Eye examination numbers may underestimate the prevalence of the CEA mutation, because of the difficulty of detecting the defect in older dogs and the difficulty in diagnosing in a merled dog. Although the incidence of CEA in American Shelties is relatively low, it occurs in European Shetland Sheepdogs in a significantly greater frequency. For this reason, it is recommended that, at the very least, imported Shelties be tested for the CEA gene. Dogs “Clear By Parentage” (first generation - see OFA website for detailed policy) would be accepted into the CHIC program.

Elbow Dysplasia

Of breeds having 100 or more elbow evaluations, Shetland Sheepdogs rank 93rd of 117 breeds with elbow dysplasia. As of December, 2019, there have been 930 Shelties evaluated with 97% being normal. More information about elbow dysplasia can be found at the following link: . Radiographs (x-rays) are required for this test.

Dermatomyositis (DMS) DNA Test

Dermatomyositis (DMS) is an autoimmune disease of the skin and muscle that occurs in both humans and dogs and is caused by a combination of environmental and genetic factors. In dogs, DMS is most often diagnosed in Shetland Sheepdogs and Collies. Skin lesions consist of hair loss and crusts on areas with minimal muscle overlying the bone such as the face, ear tips, legs and feet, and the tip of the tail.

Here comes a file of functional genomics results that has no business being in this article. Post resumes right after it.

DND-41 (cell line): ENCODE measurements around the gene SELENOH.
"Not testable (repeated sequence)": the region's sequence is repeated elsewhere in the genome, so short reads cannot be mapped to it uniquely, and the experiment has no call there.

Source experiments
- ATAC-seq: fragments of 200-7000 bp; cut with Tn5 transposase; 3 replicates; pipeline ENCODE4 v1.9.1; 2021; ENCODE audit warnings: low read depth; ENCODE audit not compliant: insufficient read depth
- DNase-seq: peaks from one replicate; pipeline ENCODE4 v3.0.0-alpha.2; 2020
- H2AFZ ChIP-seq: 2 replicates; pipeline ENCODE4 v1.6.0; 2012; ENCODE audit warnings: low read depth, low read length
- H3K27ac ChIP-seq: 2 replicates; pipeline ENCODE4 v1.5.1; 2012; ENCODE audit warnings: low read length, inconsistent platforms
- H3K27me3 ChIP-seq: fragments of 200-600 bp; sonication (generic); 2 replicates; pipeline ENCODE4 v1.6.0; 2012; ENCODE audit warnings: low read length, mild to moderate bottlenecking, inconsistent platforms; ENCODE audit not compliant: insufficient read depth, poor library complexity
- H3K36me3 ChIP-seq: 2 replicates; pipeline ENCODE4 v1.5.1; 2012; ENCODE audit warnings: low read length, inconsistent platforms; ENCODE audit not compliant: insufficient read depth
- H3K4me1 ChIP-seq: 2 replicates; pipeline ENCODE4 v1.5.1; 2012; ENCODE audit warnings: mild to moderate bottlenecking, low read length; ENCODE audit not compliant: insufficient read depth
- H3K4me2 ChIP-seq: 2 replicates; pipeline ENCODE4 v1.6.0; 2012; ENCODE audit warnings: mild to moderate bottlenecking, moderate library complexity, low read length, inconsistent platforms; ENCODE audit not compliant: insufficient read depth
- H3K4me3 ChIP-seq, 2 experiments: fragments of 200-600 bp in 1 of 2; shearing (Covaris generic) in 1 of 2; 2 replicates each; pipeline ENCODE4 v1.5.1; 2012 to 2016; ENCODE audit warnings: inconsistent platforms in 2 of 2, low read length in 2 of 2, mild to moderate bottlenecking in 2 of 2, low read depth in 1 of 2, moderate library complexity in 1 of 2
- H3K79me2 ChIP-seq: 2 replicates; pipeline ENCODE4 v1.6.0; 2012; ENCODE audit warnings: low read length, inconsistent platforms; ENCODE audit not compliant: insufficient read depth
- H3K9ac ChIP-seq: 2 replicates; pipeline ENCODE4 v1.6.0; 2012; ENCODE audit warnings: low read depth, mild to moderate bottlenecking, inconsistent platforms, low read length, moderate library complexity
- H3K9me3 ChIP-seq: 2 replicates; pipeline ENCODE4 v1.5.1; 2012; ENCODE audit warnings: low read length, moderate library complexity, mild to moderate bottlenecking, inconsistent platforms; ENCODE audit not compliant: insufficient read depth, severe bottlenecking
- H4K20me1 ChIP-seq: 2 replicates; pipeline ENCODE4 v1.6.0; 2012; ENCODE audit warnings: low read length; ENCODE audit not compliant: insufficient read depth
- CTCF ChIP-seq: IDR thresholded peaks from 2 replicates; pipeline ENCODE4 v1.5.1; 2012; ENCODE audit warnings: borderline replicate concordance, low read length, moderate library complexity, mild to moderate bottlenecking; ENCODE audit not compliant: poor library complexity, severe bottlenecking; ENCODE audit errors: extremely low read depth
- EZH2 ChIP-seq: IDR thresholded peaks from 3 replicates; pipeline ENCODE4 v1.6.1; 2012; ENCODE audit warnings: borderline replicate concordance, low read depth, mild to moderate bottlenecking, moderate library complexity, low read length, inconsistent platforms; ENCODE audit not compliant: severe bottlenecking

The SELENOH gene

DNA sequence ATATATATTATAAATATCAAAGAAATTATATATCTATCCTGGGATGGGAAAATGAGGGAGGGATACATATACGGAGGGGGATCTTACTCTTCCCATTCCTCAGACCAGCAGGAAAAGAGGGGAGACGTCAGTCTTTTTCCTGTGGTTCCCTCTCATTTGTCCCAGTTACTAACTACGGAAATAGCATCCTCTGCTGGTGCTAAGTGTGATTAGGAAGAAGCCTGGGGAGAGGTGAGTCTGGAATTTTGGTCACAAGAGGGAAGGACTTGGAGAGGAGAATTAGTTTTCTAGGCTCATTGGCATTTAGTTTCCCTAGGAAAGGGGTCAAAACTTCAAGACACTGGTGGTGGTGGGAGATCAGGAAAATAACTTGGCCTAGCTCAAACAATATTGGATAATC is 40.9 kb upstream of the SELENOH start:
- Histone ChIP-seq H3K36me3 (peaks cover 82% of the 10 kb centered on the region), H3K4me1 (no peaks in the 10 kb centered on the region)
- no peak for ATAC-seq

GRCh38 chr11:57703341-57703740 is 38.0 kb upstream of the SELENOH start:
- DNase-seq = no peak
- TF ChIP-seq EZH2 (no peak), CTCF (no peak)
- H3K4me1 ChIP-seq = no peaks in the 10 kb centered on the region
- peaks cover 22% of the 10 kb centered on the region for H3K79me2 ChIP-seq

The Clark Laboratory at Clemson University ( ) developed a 3-gene DNA test for DMS in Shetland Sheepdogs and Collies that became available in 2017. The test will help determine the likelihood of an individual dog developing DMS and help breeders avoid producing puppies with high risk genotypes [1].

This test is different from many DNA tests as 3 genes are considered together to give a probability of low, moderate, or high risk for each dog tested to develop DMS. It does not yield a clear, carrier, or affected report. The genotype reported can be used to guide breeding decisions and assess risk of various genotypes occurring in offspring of a mating pair. To find a list of laboratories that are approved by OFA to run the DMS test see: When at that link, click on “Disease” and choose Dermatomyositis, the click on “Breed” and select Shetland Sheepdog. DMS test results from the laboratories on that list will be accepted by OFA into their database.

Only a dog’s genotype (and not the associated risk) will appear in the OFA database since, for breeding purposes, knowing the genotype is needed to make breeding decisions. The goal is to use the genetic information wisely, not to reflexively shun a dog with a high-risk genotype or to continue to breed dogs with unknown genotypes.

To learn more about DMS, the test and how to use it, go to the following link:

[1] Evans JM, Noorai RE, Tsai KL, Starr-Moss AN, Hill CM, Anderson KJ, et al. (2017) Beyond the MHC: A canine model of dermatomyositis shows a complex pattern of genetic risk involving novel loci. PLoS Genet 13(2): e1006604. doi:10.1371/journal.pgen.1006604.